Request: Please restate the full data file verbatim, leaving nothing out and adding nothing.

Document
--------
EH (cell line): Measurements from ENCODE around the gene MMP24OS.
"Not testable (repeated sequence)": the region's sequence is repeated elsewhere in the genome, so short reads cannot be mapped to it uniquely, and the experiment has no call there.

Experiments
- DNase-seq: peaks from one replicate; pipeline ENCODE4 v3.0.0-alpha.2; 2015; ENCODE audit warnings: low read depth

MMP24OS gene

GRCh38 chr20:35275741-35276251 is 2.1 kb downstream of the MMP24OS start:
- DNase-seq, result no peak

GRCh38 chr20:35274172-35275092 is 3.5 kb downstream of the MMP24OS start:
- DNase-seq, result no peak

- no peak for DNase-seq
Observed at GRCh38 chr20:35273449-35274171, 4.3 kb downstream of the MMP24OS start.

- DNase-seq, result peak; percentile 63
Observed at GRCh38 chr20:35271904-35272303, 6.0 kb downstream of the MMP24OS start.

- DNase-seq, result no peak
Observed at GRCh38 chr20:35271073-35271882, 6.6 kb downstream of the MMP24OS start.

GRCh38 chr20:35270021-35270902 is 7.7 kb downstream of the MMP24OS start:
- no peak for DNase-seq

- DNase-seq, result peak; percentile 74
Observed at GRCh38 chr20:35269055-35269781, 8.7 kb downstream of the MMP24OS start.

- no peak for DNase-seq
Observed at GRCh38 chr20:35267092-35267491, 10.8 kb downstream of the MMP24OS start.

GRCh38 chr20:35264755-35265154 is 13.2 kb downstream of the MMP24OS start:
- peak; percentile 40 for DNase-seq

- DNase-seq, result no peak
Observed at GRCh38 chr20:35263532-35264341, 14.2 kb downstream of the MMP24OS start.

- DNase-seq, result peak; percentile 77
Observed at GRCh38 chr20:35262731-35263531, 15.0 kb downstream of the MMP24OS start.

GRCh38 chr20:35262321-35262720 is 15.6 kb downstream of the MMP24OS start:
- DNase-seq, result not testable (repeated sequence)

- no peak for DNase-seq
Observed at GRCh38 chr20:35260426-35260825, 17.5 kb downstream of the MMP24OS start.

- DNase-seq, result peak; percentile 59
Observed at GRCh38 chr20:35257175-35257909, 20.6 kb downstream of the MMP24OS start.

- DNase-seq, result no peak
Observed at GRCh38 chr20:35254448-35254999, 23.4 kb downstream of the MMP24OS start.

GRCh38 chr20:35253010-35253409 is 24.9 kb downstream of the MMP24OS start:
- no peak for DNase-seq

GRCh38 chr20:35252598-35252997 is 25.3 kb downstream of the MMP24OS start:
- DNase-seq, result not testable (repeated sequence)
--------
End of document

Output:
EH (cell line): Measurements from ENCODE around the gene MMP24OS.
"Not testable (repeated sequence)": the region's sequence is repeated elsewhere in the genome, so short reads cannot be mapped to it uniquely, and the experiment has no call there.

Experiments
- DNase-seq: peaks from one replicate; pipeline ENCODE4 v3.0.0-alpha.2; 2015; ENCODE audit warnings: low read depth

MMP24OS gene

GRCh38 chr20:35275741-35276251 is 2.1 kb downstream of the MMP24OS start:
- DNase-seq, result no peak

GRCh38 chr20:35274172-35275092 is 3.5 kb downstream of the MMP24OS start:
- DNase-seq, result no peak

- no peak for DNase-seq
Observed at GRCh38 chr20:35273449-35274171, 4.3 kb downstream of the MMP24OS start.

- DNase-seq, result peak; percentile 63
Observed at GRCh38 chr20:35271904-35272303, 6.0 kb downstream of the MMP24OS start.

- DNase-seq, result no peak
Observed at GRCh38 chr20:35271073-35271882, 6.6 kb downstream of the MMP24OS start.

GRCh38 chr20:35270021-35270902 is 7.7 kb downstream of the MMP24OS start:
- no peak for DNase-seq

- DNase-seq, result peak; percentile 74
Observed at GRCh38 chr20:35269055-35269781, 8.7 kb downstream of the MMP24OS start.

- no peak for DNase-seq
Observed at GRCh38 chr20:35267092-35267491, 10.8 kb downstream of the MMP24OS start.

GRCh38 chr20:35264755-35265154 is 13.2 kb downstream of the MMP24OS start:
- peak; percentile 40 for DNase-seq

- DNase-seq, result no peak
Observed at GRCh38 chr20:35263532-35264341, 14.2 kb downstream of the MMP24OS start.

- DNase-seq, result peak; percentile 77
Observed at GRCh38 chr20:35262731-35263531, 15.0 kb downstream of the MMP24OS start.

GRCh38 chr20:35262321-35262720 is 15.6 kb downstream of the MMP24OS start:
- DNase-seq, result not testable (repeated sequence)

- no peak for DNase-seq
Observed at GRCh38 chr20:35260426-35260825, 17.5 kb downstream of the MMP24OS start.

- DNase-seq, result peak; percentile 59
Observed at GRCh38 chr20:35257175-35257909, 20.6 kb downstream of the MMP24OS start.

- DNase-seq, result no peak
Observed at GRCh38 chr20:35254448-35254999, 23.4 kb downstream of the MMP24OS start.

GRCh38 chr20:35253010-35253409 is 24.9 kb downstream of the MMP24OS start:
- no peak for DNase-seq

GRCh38 chr20:35252598-35252997 is 25.3 kb downstream of the MMP24OS start:
- DNase-seq, result not testable (repeated sequence)